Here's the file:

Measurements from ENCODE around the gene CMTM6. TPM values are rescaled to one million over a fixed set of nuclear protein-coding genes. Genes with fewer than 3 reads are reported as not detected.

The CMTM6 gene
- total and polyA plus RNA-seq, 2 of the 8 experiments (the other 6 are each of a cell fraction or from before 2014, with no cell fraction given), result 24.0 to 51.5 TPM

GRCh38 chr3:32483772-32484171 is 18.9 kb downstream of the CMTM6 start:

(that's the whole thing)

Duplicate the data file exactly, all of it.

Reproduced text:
Measurements from ENCODE around the gene CMTM6. TPM values are rescaled to one million over a fixed set of nuclear protein-coding genes. Genes with fewer than 3 reads are reported as not detected.

The CMTM6 gene
- total and polyA plus RNA-seq, 2 of the 8 experiments (the other 6 are each of a cell fraction or from before 2014, with no cell fraction given), result 24.0 to 51.5 TPM

GRCh38 chr3:32483772-32484171 is 18.9 kb downstream of the CMTM6 start: